In the first half of the program, George Noory was joined by Richard C. Hoagland for a discussion on the potential catastrophic dangers that could result from the accumulation of methane in the Gulf. He pointed to evidence which suggests that a massive bulge of methane is forming beneath the ocean floor. Should it suddenly burst, Hoagland warned, the methane would reduce the buoyancy of the water, causing large ships in the area to "sink like a rock," killing thousands of people instantly. Subsequently, the collapse of the bulge would cause water to fill the hole and create a tsunami that would hit anyone within a mile or two of the Gulf within minutes. In light of this theory, he posited that the lack of action coming from Washington is because they know of this potential danger and are trying to protect people by not filling the Gulf with boats as part of a clean-up effort.
Unfortunately, Hoagland lamented, since BP's mud log data is proprietary and unavailable to independent scientists, there is no way of predicting when such an event may occur. Therefore, he urged C2C listeners to contact Louisiana resident and prominent TV pundit James Carville, in the hopes of creating momentum in the mainstream media for this information to be made public. Beyond that, Hoagland's advice for people in the area was simply "get out of the Gulf region of Mexico because the Feds are not telling you the real danger." For those residents unable or unwilling to leave the region, he advised that the methane in the air carries a "huge cocktail of bizarre gases" that could prove deadly, immediately or over time, if inhaled. As such, he suggested that people in the area acquire gas masks to breathe and an ozone generator to purify the air, "otherwise, you gotta move, you gotta leave, you can't keep breathing this air."
In the latter half of the show, medium James Van Praagh returned to C2C and introduced British TV personality and fellow medium Tony Stockwell to the U.S. Together, they shared stories about contact with the dead. On how the British audience reacts to mediumship, Stockwell observed that they "take it all very much in their stride" and often ask for a tremendous amount of detail from his readings. Van Praagh, who met Stockwell during a tour of the UK, expressed surprise that the British audience was so somber, especially since he likes to "scream and yell and laugh" during his events. Although it is rare for two mediums to work together on the same stage, Van Praagh said that it allowed for the unique feat of being able to "link in to one person and bring through a message from the same spirit."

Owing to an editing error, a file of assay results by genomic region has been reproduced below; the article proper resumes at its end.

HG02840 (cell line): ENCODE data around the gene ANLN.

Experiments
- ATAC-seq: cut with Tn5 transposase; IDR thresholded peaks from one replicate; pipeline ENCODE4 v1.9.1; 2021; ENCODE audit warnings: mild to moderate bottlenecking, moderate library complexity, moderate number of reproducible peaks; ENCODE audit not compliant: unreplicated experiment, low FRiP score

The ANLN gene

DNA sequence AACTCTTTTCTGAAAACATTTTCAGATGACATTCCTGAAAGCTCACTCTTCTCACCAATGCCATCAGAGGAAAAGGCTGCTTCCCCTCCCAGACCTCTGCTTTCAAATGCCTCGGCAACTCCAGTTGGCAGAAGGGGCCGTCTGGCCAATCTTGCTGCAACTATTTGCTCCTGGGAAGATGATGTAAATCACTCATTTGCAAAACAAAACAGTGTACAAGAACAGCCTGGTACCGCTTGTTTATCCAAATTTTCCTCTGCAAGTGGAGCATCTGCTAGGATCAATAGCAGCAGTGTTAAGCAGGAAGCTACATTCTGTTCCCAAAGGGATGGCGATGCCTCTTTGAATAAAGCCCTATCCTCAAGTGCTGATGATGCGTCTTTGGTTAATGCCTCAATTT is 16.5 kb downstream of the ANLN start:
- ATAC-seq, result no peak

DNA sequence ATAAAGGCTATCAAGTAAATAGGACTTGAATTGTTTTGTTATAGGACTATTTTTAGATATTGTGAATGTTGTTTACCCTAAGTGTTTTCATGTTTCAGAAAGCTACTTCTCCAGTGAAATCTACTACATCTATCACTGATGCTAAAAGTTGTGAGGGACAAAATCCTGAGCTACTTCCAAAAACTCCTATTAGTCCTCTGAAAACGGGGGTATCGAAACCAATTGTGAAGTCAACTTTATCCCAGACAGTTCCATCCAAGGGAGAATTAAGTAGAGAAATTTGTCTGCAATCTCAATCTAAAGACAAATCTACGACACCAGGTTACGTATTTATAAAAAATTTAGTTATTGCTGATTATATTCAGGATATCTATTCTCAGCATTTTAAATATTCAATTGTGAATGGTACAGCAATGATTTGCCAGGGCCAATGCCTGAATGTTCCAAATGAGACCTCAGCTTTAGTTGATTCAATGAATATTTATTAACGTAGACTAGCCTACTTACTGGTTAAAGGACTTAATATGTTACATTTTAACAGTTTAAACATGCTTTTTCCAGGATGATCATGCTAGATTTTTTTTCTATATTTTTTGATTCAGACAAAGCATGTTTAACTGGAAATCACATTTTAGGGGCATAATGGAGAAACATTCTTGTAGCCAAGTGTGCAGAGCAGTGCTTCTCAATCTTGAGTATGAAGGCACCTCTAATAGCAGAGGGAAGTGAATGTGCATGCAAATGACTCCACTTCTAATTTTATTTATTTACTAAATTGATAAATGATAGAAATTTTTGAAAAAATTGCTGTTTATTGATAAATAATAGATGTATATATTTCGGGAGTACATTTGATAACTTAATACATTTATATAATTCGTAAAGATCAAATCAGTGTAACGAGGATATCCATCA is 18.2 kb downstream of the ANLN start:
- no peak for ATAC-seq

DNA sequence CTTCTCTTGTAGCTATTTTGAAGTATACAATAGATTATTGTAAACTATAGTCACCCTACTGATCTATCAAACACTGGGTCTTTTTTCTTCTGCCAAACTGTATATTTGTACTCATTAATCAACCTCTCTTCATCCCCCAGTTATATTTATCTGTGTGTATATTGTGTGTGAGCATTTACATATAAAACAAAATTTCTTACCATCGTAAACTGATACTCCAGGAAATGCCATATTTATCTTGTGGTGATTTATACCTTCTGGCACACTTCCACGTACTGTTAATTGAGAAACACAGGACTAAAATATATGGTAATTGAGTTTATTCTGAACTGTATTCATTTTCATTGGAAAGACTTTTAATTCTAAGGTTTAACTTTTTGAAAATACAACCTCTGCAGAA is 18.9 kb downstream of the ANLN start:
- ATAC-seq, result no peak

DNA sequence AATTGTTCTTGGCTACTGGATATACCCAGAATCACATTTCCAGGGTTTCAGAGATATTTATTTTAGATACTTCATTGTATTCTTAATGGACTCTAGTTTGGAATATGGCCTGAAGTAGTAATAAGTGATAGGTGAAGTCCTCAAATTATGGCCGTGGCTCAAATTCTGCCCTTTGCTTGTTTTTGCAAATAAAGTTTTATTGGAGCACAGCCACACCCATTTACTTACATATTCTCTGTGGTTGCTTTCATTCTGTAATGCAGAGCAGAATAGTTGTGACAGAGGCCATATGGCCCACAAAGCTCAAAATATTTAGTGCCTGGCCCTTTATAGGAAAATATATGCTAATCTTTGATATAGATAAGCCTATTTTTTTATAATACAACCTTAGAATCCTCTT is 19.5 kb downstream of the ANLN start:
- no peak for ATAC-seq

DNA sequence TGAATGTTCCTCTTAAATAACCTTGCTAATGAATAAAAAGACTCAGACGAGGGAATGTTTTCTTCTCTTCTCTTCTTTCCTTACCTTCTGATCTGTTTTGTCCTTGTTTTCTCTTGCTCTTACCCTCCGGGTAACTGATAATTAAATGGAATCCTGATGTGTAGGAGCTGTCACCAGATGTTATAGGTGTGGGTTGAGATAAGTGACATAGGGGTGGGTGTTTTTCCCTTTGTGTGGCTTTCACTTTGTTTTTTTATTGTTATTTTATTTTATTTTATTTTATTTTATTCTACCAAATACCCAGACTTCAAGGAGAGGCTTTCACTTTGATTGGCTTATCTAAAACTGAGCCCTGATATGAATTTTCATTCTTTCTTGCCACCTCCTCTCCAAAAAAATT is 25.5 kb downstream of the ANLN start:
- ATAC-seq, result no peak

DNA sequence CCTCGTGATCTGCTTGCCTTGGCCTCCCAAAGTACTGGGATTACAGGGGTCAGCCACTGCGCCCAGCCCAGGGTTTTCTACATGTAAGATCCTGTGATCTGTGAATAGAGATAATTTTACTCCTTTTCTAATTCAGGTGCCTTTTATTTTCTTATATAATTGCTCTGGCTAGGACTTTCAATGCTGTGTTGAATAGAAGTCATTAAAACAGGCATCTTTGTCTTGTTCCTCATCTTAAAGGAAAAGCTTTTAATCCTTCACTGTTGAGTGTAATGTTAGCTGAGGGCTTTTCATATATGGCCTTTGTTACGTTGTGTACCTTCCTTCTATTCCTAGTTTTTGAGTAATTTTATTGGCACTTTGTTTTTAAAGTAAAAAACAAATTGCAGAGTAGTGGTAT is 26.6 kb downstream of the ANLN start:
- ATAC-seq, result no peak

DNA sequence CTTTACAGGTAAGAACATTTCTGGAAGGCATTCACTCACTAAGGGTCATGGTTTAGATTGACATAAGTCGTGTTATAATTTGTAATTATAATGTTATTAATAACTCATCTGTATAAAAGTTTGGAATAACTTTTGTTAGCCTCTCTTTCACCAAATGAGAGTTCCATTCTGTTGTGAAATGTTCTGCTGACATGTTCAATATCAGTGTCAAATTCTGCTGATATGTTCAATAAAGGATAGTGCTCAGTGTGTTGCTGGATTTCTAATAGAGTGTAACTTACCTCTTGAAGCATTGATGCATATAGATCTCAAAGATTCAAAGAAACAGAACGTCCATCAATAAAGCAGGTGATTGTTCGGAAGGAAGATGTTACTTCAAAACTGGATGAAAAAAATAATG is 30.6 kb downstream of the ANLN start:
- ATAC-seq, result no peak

Reflecting on some of their experiences, Stockwell noted that the process of mediumship can change with each session, where one night could be filled with "dramatic encounters with the spirit world" and another may be "a gaggle of grandmothers." One reading, which he called particularly educational, saw him sharing a message to a mother from her child who had died of leukemia. While he expected her to be relieved to hear from her lost son, she expressed remorse that Stockwell hadn't told her who was taking care of her son in the afterlife. "That information," he noted, "is as vital as maybe any name or address that could be offered from a medium." To that end, van Praagh pointed out the phenomenon of "shell shock" that happens to audience members who are so stunned to be hearing from their loved ones that they forget such little details in the first place.